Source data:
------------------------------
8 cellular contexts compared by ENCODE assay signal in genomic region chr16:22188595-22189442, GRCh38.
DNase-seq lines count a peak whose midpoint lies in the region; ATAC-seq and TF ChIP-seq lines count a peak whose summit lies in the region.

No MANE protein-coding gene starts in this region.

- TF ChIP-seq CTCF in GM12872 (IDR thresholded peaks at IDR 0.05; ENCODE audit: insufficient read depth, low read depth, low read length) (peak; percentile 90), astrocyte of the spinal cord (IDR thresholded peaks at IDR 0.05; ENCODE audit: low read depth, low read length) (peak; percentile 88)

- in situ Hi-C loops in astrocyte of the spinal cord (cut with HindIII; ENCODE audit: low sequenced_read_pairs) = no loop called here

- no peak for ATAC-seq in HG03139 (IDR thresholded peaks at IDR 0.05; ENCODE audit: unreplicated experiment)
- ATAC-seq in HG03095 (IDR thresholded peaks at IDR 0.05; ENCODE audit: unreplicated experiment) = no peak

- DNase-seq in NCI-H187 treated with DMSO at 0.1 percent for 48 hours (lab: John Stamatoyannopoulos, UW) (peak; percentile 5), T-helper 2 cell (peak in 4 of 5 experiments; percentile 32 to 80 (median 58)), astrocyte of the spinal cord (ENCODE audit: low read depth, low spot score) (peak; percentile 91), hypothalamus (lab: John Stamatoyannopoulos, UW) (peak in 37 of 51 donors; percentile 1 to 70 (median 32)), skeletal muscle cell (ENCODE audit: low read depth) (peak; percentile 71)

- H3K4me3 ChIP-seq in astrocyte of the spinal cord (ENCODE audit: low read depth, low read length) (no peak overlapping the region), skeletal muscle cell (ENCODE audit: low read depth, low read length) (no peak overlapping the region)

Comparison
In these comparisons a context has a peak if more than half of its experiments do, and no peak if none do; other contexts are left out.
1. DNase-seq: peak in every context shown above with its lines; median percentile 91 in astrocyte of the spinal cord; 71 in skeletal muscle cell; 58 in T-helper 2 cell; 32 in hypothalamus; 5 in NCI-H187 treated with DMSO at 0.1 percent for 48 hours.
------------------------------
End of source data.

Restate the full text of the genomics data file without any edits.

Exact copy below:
8 cellular contexts compared by ENCODE assay signal in genomic region chr16:22188595-22189442, GRCh38.
DNase-seq lines count a peak whose midpoint lies in the region; ATAC-seq and TF ChIP-seq lines count a peak whose summit lies in the region.

No MANE protein-coding gene starts in this region.

- TF ChIP-seq CTCF in GM12872 (IDR thresholded peaks at IDR 0.05; ENCODE audit: insufficient read depth, low read depth, low read length) (peak; percentile 90), astrocyte of the spinal cord (IDR thresholded peaks at IDR 0.05; ENCODE audit: low read depth, low read length) (peak; percentile 88)

- in situ Hi-C loops in astrocyte of the spinal cord (cut with HindIII; ENCODE audit: low sequenced_read_pairs) = no loop called here

- no peak for ATAC-seq in HG03139 (IDR thresholded peaks at IDR 0.05; ENCODE audit: unreplicated experiment)
- ATAC-seq in HG03095 (IDR thresholded peaks at IDR 0.05; ENCODE audit: unreplicated experiment) = no peak

- DNase-seq in NCI-H187 treated with DMSO at 0.1 percent for 48 hours (lab: John Stamatoyannopoulos, UW) (peak; percentile 5), T-helper 2 cell (peak in 4 of 5 experiments; percentile 32 to 80 (median 58)), astrocyte of the spinal cord (ENCODE audit: low read depth, low spot score) (peak; percentile 91), hypothalamus (lab: John Stamatoyannopoulos, UW) (peak in 37 of 51 donors; percentile 1 to 70 (median 32)), skeletal muscle cell (ENCODE audit: low read depth) (peak; percentile 71)

- H3K4me3 ChIP-seq in astrocyte of the spinal cord (ENCODE audit: low read depth, low read length) (no peak overlapping the region), skeletal muscle cell (ENCODE audit: low read depth, low read length) (no peak overlapping the region)

Comparison
In these comparisons a context has a peak if more than half of its experiments do, and no peak if none do; other contexts are left out.
1. DNase-seq: peak in every context shown above with its lines; median percentile 91 in astrocyte of the spinal cord; 71 in skeletal muscle cell; 58 in T-helper 2 cell; 32 in hypothalamus; 5 in NCI-H187 treated with DMSO at 0.1 percent for 48 hours.